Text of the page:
Wednesday, January 24, 2007

Manning & Brady

A little divergence from Syracuse basketball for the next day or so.
Congratulations to Peyton Manning and the Syracuse Four (Marvin Harrison, Dwight Freeney, Josh Thomas and Ryan LaCasse) for making the Super Bowl. I had meant to write this article prior to the Colts beating the Pats, but the content is still relevant.

From my perspective, there is a difference between the statement “which player had a greater career” and “which was the greater player”? The former focuses on what was accomplished, and latter on who was the best. They could be the same, but just as often, it could be different answers.

There is no doubt that at this point, Tom Brady has had a greater career than Peyton Manning. Brady has won three Super Bowls, and Manning none. They play the game to win, and Brady clearly accomplished more. However, the Super Bowl Championships does not mean that Brady is the better quarterback, they guy that you want leading your team over all others. Sure it's evidence to support that position, strong evidence, but it’s not the definitive evidence that many fans issue.

I'll start this by saying I think Tom Brady is a great quarterback. Possibly the best of our era; definitely one of the best. Amazing under pressure; an outstanding leader and an uncanny knack to make the big play at the right time. Like most fans out there, I also think that Bill Belicheck is a great coach, one of the best defensive minds out there. And I think Adam Vinatieri is a great kicker.

And that’s where I have an issue with pointing at championships as the definitive measure of how great a player is. Team sports are won by teams, not by individuals. It is a collective triumph, a collective failure. If all the players don’t work together, the big stars aren’t in a position to win the game when it matters. The big stars have to come through when it matters, but they also have to be given that opportunity.

Let’s follow the assumption that Belicheck is as great a defensive coach as we credit him to be. When the Patriots beat the Colts in past seasons in the playoffs, wasn’t it more of an issue of Belicheck vs Manning, not Brady vs Manning? I’ve never seen Tom Brady intercept a Manning pass, or sack Manning, or force Manning into a rushed pass. So Manning struggled against the greatest defensive minded coach of our era; and he looked bad doing it. How many times in his career has Tom Brady faced a Bill Belicheck defense? Zero. How would Mr. Brady do against a Bill Belicheck defense? I doubt we’ll ever know the answer to that question. For you devout Patriot fans, what would the answer be? I’m curious.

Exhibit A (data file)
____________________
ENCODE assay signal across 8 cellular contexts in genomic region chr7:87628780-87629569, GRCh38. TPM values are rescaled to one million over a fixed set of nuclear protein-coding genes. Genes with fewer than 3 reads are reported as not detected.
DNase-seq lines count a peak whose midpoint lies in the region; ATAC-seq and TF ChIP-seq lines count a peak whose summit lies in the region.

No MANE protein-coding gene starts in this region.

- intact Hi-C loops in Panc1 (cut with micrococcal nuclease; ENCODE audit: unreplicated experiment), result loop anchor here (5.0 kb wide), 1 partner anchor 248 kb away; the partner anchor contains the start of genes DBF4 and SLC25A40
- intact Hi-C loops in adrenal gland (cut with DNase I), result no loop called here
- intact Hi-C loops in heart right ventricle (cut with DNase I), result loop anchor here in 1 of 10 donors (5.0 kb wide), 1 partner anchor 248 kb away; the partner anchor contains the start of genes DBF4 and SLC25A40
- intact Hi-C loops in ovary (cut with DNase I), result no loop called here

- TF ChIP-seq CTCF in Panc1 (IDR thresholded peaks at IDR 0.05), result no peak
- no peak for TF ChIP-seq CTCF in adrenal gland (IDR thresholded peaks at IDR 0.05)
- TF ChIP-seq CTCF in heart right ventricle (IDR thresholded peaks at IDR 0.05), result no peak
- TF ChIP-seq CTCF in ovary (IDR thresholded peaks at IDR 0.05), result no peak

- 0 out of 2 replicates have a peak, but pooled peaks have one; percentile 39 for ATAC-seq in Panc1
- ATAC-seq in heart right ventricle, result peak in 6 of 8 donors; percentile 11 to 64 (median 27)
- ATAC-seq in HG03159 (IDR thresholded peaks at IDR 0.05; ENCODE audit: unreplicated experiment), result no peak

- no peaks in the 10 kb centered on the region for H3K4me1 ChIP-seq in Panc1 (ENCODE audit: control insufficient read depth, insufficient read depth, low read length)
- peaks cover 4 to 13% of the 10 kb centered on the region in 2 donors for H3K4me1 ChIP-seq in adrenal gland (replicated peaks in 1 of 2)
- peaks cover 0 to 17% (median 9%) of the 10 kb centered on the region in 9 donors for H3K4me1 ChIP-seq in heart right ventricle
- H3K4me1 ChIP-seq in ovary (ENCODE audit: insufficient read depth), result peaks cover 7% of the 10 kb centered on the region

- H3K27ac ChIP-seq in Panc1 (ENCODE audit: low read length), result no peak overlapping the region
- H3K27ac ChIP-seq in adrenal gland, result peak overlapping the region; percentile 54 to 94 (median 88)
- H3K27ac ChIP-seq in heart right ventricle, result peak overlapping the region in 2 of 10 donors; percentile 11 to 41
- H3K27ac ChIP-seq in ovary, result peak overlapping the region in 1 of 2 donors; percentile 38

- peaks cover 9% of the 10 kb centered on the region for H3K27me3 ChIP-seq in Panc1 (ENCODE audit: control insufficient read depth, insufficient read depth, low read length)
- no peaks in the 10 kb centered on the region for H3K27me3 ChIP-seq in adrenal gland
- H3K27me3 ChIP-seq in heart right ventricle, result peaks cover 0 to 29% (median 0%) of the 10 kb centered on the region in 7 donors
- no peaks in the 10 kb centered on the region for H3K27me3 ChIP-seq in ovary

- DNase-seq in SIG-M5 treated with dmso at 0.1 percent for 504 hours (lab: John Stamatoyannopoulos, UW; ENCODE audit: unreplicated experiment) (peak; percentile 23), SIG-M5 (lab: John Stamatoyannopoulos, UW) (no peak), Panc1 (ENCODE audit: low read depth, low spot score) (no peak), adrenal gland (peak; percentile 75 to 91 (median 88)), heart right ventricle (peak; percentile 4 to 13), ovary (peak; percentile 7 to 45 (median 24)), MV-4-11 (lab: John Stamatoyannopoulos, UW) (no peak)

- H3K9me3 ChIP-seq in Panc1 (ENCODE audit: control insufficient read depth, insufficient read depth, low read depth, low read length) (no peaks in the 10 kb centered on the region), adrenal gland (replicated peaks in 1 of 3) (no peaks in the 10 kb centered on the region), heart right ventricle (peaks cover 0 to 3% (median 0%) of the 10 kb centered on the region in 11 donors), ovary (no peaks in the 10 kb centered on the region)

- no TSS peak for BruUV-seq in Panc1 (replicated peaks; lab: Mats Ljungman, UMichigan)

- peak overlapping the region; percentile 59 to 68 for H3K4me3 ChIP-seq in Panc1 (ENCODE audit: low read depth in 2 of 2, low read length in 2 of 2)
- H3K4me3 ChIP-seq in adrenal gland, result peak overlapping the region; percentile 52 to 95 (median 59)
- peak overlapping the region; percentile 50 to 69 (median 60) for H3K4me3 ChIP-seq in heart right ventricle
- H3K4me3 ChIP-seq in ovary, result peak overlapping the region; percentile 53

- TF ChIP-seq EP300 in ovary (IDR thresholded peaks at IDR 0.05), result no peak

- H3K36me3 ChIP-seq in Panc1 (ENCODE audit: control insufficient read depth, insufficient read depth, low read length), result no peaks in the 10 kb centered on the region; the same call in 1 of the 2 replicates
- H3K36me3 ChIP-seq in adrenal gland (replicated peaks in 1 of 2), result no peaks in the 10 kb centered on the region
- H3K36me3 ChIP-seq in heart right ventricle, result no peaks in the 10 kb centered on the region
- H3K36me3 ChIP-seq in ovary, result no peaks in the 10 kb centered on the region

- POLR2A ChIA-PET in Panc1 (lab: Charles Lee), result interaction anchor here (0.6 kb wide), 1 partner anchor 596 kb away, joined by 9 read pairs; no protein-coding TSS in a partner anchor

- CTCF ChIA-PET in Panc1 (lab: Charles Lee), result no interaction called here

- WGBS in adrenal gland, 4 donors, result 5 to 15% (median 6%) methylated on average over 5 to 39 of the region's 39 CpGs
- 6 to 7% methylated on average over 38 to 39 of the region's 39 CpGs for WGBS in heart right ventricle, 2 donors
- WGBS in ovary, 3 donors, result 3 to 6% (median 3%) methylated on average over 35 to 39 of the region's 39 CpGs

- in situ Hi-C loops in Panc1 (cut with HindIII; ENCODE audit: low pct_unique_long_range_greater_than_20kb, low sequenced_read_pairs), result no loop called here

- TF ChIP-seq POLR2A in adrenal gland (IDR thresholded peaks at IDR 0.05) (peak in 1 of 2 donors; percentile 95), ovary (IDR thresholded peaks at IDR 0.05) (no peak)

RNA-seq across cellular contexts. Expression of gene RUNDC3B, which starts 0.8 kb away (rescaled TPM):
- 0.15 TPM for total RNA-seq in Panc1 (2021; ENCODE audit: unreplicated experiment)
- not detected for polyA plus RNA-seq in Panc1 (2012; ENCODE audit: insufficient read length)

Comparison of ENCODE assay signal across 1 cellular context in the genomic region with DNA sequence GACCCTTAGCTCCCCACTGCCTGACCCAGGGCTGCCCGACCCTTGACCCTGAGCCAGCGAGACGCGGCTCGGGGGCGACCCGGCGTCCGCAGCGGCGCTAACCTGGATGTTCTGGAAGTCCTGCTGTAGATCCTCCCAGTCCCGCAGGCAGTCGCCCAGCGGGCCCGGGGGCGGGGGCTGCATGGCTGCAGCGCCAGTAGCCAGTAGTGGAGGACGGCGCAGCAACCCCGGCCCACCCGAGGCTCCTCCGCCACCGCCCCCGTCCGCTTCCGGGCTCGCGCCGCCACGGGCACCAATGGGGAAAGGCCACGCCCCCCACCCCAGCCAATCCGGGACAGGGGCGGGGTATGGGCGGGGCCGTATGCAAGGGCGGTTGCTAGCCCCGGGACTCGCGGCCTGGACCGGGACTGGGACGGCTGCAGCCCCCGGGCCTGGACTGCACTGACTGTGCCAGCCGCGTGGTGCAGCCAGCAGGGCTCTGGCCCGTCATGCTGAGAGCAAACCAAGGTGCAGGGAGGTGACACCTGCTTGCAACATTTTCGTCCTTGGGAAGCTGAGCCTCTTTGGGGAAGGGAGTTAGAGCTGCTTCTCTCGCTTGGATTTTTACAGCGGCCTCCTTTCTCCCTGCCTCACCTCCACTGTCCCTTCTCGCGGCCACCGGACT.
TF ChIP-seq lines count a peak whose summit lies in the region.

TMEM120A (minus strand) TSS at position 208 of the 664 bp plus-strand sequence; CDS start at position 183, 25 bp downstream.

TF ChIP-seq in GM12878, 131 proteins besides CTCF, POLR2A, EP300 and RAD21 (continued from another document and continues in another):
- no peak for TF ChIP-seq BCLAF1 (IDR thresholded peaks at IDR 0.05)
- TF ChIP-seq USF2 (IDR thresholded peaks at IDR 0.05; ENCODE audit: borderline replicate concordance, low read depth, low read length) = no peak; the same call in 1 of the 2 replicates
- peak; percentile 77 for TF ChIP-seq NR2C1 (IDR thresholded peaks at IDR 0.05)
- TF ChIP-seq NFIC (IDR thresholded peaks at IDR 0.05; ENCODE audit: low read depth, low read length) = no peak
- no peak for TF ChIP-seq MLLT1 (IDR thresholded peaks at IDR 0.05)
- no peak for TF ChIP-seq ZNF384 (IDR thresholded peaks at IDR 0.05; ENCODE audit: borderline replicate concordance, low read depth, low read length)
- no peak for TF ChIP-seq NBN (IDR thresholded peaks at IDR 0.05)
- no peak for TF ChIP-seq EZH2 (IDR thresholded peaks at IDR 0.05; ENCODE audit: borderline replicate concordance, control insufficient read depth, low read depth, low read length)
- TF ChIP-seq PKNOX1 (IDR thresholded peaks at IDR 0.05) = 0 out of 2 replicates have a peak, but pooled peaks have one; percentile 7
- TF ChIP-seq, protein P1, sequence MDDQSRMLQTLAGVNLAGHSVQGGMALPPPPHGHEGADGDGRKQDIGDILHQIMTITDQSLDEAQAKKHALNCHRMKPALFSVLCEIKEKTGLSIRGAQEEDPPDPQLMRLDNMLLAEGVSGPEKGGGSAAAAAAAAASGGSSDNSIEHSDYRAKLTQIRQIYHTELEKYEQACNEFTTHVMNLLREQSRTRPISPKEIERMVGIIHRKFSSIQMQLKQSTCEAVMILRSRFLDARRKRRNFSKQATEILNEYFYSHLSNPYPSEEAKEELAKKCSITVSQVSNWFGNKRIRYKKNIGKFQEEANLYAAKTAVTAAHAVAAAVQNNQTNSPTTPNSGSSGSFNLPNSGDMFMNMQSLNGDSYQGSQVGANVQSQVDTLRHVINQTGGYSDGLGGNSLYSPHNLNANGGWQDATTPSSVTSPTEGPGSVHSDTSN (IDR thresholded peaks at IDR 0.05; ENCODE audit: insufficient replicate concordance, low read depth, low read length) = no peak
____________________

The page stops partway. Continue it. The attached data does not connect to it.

Adam Vinatieri is considered the greatest clutch kicker of our generation, if not of all time. He earned the reputation by repeatedly proving himself in clutch situations in January games. It begs the question then: if the Patriots had such a great defensive team, lead by the greatest defensive minded coach of our era, and the best quarterback of our era, how come they often had to find themselves in a position for their field goal kicker to win them games?
If they had a lesser kicker, the assumption is they would have lost those games (because the implication is that Vinatieri is a great kicker because he made the clutch kicks that most other kickers wouldn’t have made… otherwise, what was so great about it?) Would Brady have been any lesser of a quarterback because a lesser kicker had missed the field goal, and thus cost the Pats the titles? That would seem absurd, right? Yet, isn’t that really the argument people are making?
I think back to the great Miami / Boston College football game where Doug Flutie won the shootout with the Hail Mary at the end. Was Bernie Kosar any less of a quarterback because Flutie made that pass, forcing Kosar to lose? Would Flutie have been any less of a quarterback if Phelan dropped the ball in the endzone?

It is fair to say that Brady succeeded in the opportunities he was given, where historically Manning came up short. Very relevant arguments that need to brought into the discussion; but not the definitive answer. It is a team game. It takes 53 guys to win. 53 to lose.
My intent here is not to choose one of these quarterbacks over the other. I'm not trying to make an argument for one or for the other. I just want to challenge the thinking of many of you out there; I think falling back on who won more is the easy way out, and leads to biased results. But I think it would be gutless of me to write an article, and not state some conclusion.

I would take either guy to quarterback my team, and be very happy with it. I just have a sense that Peyton Manning does more to help a team win, that he is more important to the success of the Colts than Brady is to the success of the Patriots. I also think Manning is more instrumental in the Colt losses than Brady is in the Patriot losses. In my opinion, the Colts have been more dependent on Manning playing well than the Pats on Brady.

For that reason, I’ll take Mr. Manning. But Mr. Brady can still play for me any day!

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